For those who don't know, "jumping the shark" is a term to describe a moment when something that was once great has reached a point when it began to decline in quality and popularity. The origin of this phrase comes from a Happy Days episode where the Fonz jumped a shark on waterskis. Thus was labeled the lowest point of the show.
For those who still don't believe me, I refer you to the Jump the Shark website which lists every television program imaginable and when their respective ratings took a nosedive due to bad decision making by studios and directors. It's all based on votes.
Interestingly, according to Wikipedia, "while many report using the term as slang in the 80's, the first verifiable use of the phrase as a direct metaphor was on December 24, 1997, when Jon Hein's website jumptheshark.com was launched. According to the site, the phrase was first coined by Hein's college roommate, Sean J. Connolly, in 1985. This claim is, of course, unverifiable. In print, the term first appeared in the May 29, 1998 Jerusalem Post newspaper article, "It's All Downhill," written by Jeff Abramowitz.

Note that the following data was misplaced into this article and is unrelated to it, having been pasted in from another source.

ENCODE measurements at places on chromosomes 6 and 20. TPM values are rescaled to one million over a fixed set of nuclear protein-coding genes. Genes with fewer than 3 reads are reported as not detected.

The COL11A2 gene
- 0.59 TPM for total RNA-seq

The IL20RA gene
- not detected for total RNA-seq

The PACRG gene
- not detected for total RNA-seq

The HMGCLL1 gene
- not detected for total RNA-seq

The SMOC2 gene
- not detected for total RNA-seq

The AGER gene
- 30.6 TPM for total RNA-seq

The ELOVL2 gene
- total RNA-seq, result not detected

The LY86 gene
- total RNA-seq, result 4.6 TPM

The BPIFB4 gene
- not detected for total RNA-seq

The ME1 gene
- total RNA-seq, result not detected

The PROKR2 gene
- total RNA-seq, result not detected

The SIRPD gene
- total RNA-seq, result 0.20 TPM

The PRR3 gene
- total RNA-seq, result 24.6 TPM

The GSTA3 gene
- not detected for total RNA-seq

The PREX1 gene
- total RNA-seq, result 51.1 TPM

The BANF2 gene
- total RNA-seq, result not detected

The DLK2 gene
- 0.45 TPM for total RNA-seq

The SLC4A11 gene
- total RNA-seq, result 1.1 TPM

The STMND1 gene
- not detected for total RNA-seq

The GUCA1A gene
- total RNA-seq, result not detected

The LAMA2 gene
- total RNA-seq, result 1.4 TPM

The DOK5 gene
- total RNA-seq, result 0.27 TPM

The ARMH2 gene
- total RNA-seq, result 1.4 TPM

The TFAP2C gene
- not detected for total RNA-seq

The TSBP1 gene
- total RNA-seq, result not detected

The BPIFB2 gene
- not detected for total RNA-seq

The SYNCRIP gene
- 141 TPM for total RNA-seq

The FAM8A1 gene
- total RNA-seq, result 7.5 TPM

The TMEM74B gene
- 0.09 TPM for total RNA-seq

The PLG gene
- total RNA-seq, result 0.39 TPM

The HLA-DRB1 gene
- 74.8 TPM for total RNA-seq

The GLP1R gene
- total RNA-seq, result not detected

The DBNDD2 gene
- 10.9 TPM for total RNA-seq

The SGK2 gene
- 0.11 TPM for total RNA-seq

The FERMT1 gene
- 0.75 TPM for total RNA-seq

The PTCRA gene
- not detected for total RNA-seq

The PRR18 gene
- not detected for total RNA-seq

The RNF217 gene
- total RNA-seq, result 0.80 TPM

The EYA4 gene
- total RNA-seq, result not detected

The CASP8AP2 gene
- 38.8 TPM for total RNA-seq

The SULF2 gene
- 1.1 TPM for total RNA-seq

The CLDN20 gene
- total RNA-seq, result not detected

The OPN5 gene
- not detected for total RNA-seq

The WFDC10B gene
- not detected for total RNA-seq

So, it's been a part of pop culture for almost 10 years now, so everyone must know about it, right? Wrong! A straw poll of colleagues in my newsroom found many who had no clue what the term meant. Those who knew tended to have less grey hair compared to those who did. Unfortunately, I only realized this after I finished my cartoon suggesting the entire CBC network had jumped the shark after deciding to bump it's evening news program, The National, to show an American reality show featuring competing singers:
What I thought was a good cartoon may very well end up being one of those obscure cartoons many readers won't get just like that recent one featuring Dog the Bounty Hunter. Perhaps I'm just overly concerned by the reaction of press journalists who pride themselves on watching little or no television.
But you know what? ...and here's my rant... people have to get up to date on things, and that includes dumb useless information like television trivia. And another thing... music writers ought to stop harping on the great music they still think is great 30 or 40 years after they first heard the stuff. And please, humour columnists, no more references to Elvis living... it's old and boring, and your dating yourself. It's hardly the sort of stuff that attracts younger audiences to newspapers.
My cartoon goes out to the younger people out there who still read newspapers.